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Central sensory-motor crosstalk in the neural gut-brain axis.
Auton Neurosci. 2020 Feb 15; 225:102656.AN

Abstract

The neural gut-brain axis consists of viscerosensory and autonomic motor neurons innervating the gastrointestinal (GI) tract. Sensory neurons transmit nutrient-related and non-nutrient-related information to the brain, while motor neurons regulate GI motility and secretion. Previous research provides an incomplete picture of the brain nuclei that are directly connected with the neural gut-brain axis, and no studies have thoroughly assessed sensory-motor overlap in those nuclei. Our goal in this study was to comprehensively characterize the central sensory and motor circuitry associated with the neural gut-brain axis linked to a segment of the small intestine. We injected a retrograde (pseudorabies; PRV) and anterograde (herpes simplex virus 1; HSV) transsynaptic viral tracer into the duodenal wall of adult male rats. Immunohistochemical processing revealed single- and double-labeled cells that were quantified per nucleus. We found that across nearly all brain regions assessed, PRV + HSV immunoreactive neurons comprised the greatest percentage of labeled cells compared with single-labeled PRV or HSV neurons. These results indicate that even though sensory and motor information can be processed by separate neuronal populations, there is neuroanatomical evidence of direct sensory-motor feedback in the neural gut-brain axis throughout the entire caudal-rostral extent of the brain. This is the first study to exhaustively investigate the sensory-motor organization of the neural gut-brain axis, and is a step toward phenotyping the many central neuronal populations involved in GI control.

Authors+Show Affiliations

Neuroscience Program, University of Illinois at Urbana-Champaign, 405 North Mathews Avenue, Urbana 61801, IL, USA.Neuroscience Program, University of Illinois at Urbana-Champaign, 405 North Mathews Avenue, Urbana 61801, IL, USA; Department of Food Sciences and Human Nutrition, University of Illinois at Urbana-Champaign, 905 South Goodwin Avenue, Urbana 61801, IL, USA.Department of Veterinary Clinical Medicine, University of Illinois at Urbana-Champaign, 2001 S Lincoln Avenue, Urbana 61802, IL, USA.Neuroscience Program, University of Illinois at Urbana-Champaign, 405 North Mathews Avenue, Urbana 61801, IL, USA.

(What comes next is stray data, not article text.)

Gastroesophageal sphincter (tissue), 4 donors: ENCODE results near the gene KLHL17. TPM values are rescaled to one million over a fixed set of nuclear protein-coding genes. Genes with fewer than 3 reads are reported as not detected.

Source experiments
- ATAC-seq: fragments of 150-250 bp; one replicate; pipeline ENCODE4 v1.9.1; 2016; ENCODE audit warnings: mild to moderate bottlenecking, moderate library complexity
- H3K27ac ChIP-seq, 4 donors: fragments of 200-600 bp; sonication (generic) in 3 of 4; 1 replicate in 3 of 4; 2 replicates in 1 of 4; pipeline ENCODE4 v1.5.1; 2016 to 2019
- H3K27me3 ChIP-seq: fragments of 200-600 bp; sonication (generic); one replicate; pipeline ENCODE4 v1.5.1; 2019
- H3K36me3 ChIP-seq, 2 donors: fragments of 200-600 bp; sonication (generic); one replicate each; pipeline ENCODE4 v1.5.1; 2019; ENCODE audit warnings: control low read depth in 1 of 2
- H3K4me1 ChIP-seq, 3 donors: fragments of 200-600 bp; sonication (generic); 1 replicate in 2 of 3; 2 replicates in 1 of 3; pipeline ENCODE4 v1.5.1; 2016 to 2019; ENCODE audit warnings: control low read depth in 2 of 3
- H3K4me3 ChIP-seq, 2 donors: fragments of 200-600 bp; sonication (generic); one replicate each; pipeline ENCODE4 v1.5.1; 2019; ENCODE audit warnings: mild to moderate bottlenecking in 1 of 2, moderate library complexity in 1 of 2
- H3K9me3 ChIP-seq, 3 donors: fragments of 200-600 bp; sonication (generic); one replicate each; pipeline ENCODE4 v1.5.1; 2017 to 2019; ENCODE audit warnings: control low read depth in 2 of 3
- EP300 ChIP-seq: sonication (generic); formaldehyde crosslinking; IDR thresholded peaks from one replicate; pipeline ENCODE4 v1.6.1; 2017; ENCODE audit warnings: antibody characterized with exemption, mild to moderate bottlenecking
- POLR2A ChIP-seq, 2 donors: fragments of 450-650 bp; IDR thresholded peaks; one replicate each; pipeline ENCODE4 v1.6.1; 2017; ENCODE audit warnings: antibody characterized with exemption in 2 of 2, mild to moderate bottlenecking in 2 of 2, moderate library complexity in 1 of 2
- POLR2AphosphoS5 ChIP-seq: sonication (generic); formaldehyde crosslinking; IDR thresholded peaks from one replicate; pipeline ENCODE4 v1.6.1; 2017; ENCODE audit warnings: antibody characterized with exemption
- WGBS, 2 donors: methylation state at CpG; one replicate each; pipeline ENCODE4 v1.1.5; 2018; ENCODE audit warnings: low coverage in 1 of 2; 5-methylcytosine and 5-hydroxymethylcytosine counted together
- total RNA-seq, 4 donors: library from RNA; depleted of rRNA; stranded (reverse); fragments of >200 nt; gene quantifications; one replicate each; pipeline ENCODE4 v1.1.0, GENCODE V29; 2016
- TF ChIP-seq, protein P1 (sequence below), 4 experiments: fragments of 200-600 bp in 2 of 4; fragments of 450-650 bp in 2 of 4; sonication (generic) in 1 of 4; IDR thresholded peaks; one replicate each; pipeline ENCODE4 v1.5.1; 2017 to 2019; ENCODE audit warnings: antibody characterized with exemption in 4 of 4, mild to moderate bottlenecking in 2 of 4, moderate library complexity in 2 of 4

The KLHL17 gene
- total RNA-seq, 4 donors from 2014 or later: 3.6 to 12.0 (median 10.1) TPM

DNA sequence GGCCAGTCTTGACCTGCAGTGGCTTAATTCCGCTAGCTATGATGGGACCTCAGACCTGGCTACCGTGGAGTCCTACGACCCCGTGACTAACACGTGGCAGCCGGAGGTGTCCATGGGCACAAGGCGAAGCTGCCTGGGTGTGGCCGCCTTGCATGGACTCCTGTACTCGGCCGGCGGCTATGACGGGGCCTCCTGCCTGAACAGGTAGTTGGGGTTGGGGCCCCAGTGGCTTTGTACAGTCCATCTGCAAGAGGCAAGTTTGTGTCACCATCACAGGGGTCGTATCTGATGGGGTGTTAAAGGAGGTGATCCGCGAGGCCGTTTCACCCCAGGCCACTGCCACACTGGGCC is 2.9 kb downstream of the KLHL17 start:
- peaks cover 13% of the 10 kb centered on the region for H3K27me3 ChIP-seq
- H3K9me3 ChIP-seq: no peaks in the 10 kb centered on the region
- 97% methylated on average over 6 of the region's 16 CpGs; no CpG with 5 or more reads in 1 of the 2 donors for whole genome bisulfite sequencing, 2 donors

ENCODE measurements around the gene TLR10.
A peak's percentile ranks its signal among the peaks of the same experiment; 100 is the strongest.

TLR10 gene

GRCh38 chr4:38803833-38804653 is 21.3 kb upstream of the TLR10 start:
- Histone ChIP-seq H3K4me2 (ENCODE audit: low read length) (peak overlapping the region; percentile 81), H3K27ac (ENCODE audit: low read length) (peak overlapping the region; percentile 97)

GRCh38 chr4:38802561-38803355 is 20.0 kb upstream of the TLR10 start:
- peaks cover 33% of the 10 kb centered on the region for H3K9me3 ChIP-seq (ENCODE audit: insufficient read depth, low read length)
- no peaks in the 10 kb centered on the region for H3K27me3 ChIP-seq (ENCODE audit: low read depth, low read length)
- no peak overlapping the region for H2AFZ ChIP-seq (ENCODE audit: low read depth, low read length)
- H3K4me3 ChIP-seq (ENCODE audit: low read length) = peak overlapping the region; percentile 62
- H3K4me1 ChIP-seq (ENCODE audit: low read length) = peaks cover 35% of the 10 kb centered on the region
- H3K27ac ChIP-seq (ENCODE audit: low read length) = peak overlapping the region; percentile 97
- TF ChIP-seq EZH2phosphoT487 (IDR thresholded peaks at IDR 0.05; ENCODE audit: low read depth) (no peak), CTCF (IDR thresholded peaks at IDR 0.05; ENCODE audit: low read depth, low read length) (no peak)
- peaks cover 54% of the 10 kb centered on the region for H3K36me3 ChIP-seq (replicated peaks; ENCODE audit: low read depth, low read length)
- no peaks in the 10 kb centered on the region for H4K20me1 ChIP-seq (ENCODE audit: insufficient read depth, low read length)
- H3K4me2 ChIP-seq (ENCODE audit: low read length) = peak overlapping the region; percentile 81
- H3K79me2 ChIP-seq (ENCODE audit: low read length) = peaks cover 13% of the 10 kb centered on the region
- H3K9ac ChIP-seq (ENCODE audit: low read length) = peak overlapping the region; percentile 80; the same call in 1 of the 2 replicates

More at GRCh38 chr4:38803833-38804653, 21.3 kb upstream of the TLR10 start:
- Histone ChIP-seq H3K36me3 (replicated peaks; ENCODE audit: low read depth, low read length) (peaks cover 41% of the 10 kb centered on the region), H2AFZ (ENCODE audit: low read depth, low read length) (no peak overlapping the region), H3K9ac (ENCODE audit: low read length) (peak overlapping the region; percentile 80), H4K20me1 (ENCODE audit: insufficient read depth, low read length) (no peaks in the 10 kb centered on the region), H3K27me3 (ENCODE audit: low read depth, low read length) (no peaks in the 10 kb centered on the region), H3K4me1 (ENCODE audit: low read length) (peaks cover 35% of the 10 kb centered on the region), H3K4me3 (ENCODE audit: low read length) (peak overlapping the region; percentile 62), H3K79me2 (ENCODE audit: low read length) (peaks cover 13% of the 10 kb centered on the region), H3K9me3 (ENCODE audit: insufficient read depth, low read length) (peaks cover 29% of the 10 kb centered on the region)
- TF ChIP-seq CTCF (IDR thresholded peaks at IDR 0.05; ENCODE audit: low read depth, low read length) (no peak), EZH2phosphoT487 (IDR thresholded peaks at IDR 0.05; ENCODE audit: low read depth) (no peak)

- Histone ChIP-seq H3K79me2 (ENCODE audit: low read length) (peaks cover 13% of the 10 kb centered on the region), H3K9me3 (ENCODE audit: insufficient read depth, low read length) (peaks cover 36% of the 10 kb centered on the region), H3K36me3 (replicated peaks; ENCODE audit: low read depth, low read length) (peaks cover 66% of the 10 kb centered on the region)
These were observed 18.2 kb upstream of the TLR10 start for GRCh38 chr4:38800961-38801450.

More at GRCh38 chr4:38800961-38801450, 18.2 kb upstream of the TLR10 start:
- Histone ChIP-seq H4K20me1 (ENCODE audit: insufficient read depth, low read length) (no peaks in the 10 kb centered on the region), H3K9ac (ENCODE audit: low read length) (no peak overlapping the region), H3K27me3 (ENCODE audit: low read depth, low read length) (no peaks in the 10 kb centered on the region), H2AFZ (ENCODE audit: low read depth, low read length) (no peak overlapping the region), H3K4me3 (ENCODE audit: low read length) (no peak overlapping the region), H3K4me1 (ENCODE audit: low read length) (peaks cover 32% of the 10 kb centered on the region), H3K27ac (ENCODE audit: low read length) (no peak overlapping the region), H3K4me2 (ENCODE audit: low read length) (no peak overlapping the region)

Pub Type(s)

Journal Article

Language

eng

PubMed ID

32151980

Citation

Parker, Coltan G., et al. "Central Sensory-motor Crosstalk in the Neural Gut-brain Axis." Autonomic Neuroscience : Basic & Clinical, vol. 225, 2020, p. 102656.
Parker CG, Dailey MJ, Phillips H, et al. Central sensory-motor crosstalk in the neural gut-brain axis. Auton Neurosci. 2020;225:102656.
Parker, C. G., Dailey, M. J., Phillips, H., & Davis, E. A. (2020). Central sensory-motor crosstalk in the neural gut-brain axis. Autonomic Neuroscience : Basic & Clinical, 225, 102656. https://doi.org/10.1016/j.autneu.2020.102656
Parker CG, et al. Central Sensory-motor Crosstalk in the Neural Gut-brain Axis. Auton Neurosci. 2020 Feb 15;225:102656. PubMed PMID: 32151980.
* Article titles in AMA citation format should be in sentence-case
TY - JOUR T1 - Central sensory-motor crosstalk in the neural gut-brain axis. AU - Parker,Coltan G, AU - Dailey,Megan J, AU - Phillips,Heidi, AU - Davis,Elizabeth A, Y1 - 2020/02/15/ PY - 2019/09/05/received PY - 2020/01/27/revised PY - 2020/02/14/accepted PY - 2020/3/11/pubmed PY - 2020/3/11/medline PY - 2020/3/11/entrez KW - Autonomic nervous system KW - Neuroanatomy KW - Neuronal tract-tracers KW - Small intestine KW - Visceral afferents SP - 102656 EP - 102656 JF - Autonomic neuroscience : basic & clinical JO - Auton Neurosci VL - 225 N2 - The neural gut-brain axis consists of viscerosensory and autonomic motor neurons innervating the gastrointestinal (GI) tract. Sensory neurons transmit nutrient-related and non-nutrient-related information to the brain, while motor neurons regulate GI motility and secretion. Previous research provides an incomplete picture of the brain nuclei that are directly connected with the neural gut-brain axis, and no studies have thoroughly assessed sensory-motor overlap in those nuclei. Our goal in this study was to comprehensively characterize the central sensory and motor circuitry associated with the neural gut-brain axis linked to a segment of the small intestine. We injected a retrograde (pseudorabies; PRV) and anterograde (herpes simplex virus 1; HSV) transsynaptic viral tracer into the duodenal wall of adult male rats. Immunohistochemical processing revealed single- and double-labeled cells that were quantified per nucleus. We found that across nearly all brain regions assessed, PRV + HSV immunoreactive neurons comprised the greatest percentage of labeled cells compared with single-labeled PRV or HSV neurons. These results indicate that even though sensory and motor information can be processed by separate neuronal populations, there is neuroanatomical evidence of direct sensory-motor feedback in the neural gut-brain axis throughout the entire caudal-rostral extent of the brain. This is the first study to exhaustively investigate the sensory-motor organization of the neural gut-brain axis, and is a step toward phenotyping the many central neuronal populations involved in GI control. SN - 1872-7484 UR - https://www.unboundmedicine.com/medline/citation/32151980/Central_sensory-motor_crosstalk_in_the_neural_gut-brain_axis L2 - https://linkinghub.elsevier.com/retrieve/pii/S1566-0702(19)30222-X DB - PRIME DP - Unbound Medicine ER -
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